What stays with me is it is not a standard fairytale, but a story that stands traditional tropes on its head. First, the hero is female. Either as a unicorn or a woman, this is Amalthea’s story and transformation. She does not set off on her journey because of a love interest as many female heroines do, but in the noble pursuit of discovering what happened to her people. Her two sidekicks, Magician Schmendrick and Molly McGure, are both well-rounded characters who are far from the typical companions of a hero. Prince Lir, a name taken from a Celtic sea-god and having Shakespearean overtones, is comical as he attempts to play the hero and full fill his destiny, a fate that is far from what he suspects. In this, he is also atypical, a male that plays a secondary role in the story. Although there is a feminist bent to the tale, it is not overt and I believe that anyone who enjoys stories about fantasy or unicorns would enjoy the story. This is a classic tale that should not be missed, not matter if you are young or young at heart.

Book Review: The Martian Chronicles

Book Name: The Martian Chronicles
Author: Ray Bradbury
First Published: 1950

Ray Bradbury was an American fantasy, science fiction, and mystery fiction writer. He was known for his dystopian novel Fahrenheit 451 and for the science fiction and horror stories gathered together in The Martian Chronicles and The Illustrated Man. Many of Bradbury’s works have been adapted into television and films and he has left his stamp on the science fiction and fantasy genres.

Bradbury was born in the mid-west, but his family moved back and forth between Waukegan, Illinios and Tucson, Arizona for most of his formative years. When Bradbury was fourteen, his family settled in Los Angeles, California and he remained in the Southern California area for much of his life. Bradbury was a reader and writer throughout his youth. He claimed that he was inspired by Edgar Rice Burroughs’ John Carter of Mars series and wrote a fanfiction based on those tales at the age of twelve. He credits this series as the inspiration for The Martian Chronicles and notes that he likely would never have written about Mars at all if it was not for his love of the Burroughs’ series.

Bradbury cited H.G. Wells and Jules Verne as his biggest science fiction influences, followed by Robert A. Heinlein, Arthur C. Clarke, Theodore Sturgeon, and A. E. van Vogt. As Bradbury matured, he drew more from the style and works of Alexander Pope and poet John Donne. When later asked about the lyrical nature of his prose, Bradbury replied that it came, “From reading so much poetry every day of my life. My favorite writers have been those who’ve said things well.” He also has said, “If you’re reluctant to weep, you won’t live a full and complete life.”

Bradbury did not attend college. Instead, he sold newspapers once he graduated from high school and spent much of his time reading. “Libraries raised me. I don’t believe in colleges and universities. I believe in libraries because most students don’t have any money. When I graduated from high school, it was during the Depression and we had no money. I couldn’t go to college, so I went to the library three days a week for 10 years.” Bradbury wrote Fahrenheit 451 at the UCLA’s Powell Library where he rented a typewriter in one of their study rooms. The rental rate for completing the entire novel was around ten dollars since the rental of the manual typewriter was ten cents per half hour. He preferred to write on a typewriter instead of computers because that was what he was used to.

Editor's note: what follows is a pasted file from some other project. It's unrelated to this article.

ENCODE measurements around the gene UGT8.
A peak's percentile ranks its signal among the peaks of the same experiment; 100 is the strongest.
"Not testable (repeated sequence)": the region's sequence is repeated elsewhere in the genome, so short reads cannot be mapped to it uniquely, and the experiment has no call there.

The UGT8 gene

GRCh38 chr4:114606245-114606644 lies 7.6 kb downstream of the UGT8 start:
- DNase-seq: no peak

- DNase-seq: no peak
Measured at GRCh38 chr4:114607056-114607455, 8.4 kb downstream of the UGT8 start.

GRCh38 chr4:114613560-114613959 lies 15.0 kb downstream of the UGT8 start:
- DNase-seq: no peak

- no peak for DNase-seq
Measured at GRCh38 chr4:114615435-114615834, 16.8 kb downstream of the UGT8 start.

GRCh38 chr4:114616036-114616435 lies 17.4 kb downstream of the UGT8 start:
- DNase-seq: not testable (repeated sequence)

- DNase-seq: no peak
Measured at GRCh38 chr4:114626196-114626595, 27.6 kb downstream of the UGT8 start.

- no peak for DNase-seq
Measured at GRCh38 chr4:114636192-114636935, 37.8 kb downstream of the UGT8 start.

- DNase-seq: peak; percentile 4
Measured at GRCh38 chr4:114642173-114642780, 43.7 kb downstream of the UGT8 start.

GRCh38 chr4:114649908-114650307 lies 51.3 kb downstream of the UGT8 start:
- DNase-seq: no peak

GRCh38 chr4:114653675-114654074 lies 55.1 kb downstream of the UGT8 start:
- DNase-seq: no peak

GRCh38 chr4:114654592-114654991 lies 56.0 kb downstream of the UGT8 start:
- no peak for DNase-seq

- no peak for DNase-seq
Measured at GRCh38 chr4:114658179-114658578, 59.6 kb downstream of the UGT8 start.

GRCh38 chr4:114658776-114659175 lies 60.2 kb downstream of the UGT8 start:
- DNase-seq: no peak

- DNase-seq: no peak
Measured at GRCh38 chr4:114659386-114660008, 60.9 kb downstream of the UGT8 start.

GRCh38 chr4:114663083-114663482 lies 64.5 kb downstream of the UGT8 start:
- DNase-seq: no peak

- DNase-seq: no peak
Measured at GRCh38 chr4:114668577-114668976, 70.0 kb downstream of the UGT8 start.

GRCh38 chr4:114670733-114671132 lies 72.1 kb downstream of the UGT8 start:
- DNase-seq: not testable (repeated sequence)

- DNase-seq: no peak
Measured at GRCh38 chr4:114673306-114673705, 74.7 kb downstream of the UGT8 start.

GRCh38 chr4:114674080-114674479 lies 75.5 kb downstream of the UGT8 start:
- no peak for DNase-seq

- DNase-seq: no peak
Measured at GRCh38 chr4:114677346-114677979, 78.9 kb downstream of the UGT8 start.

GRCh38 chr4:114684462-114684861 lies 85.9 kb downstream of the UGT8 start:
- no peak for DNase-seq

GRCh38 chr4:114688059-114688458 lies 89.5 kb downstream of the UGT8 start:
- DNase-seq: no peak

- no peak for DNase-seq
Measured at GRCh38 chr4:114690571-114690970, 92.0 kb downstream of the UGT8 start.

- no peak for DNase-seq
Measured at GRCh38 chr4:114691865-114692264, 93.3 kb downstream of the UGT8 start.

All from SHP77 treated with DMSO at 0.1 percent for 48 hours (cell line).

Ray Bradbury lived at home until the age of twenty-seven when he married his sweetheart, Marguerite McClure. They had four children together. He was an active member of Los Angeles Science Fiction Society where he made his first connections in the writing community of Los Angeles. From these connections, he began to meet publishers and gained a following for his work that now spans the globe. Bradbury is credited with writing 27 novels and over 600 short stories. More than eight million copies of his works, published in over 36 languages, have been sold around the world.

In his later years, Ray Bradbury became a well sought out speaker at literary events in the Southern California area. He never obtained a driver’s license and did not enjoy travel. It was well known on the speaker circuit, if you wanted Ray Bradbury to speak at your event, you should arrange to have a driver come and get him. I regret that I did not take the opportunity to meet Mr. Bradbury in person before he passed away in December of 2011. He was a favorite on the literary speaker’s circuit in Southern California and I personally know many writers that consider him to be an inspiration.

“Science is no more than an investigation of a miracle we can never explain, and art is an interpretation of that miracle.” – Ray Bradbury, The Martian Chronicles

The Martian Chronicles is a collection of short stories based on the colonization of the planet Mars by people fleeing from an atomic devastated Earth. There is conflict between the aboriginal Martians and the colonists as they adjust to life on the new world. The stories are tied together by short vignettes, creating a loose novel in three parts.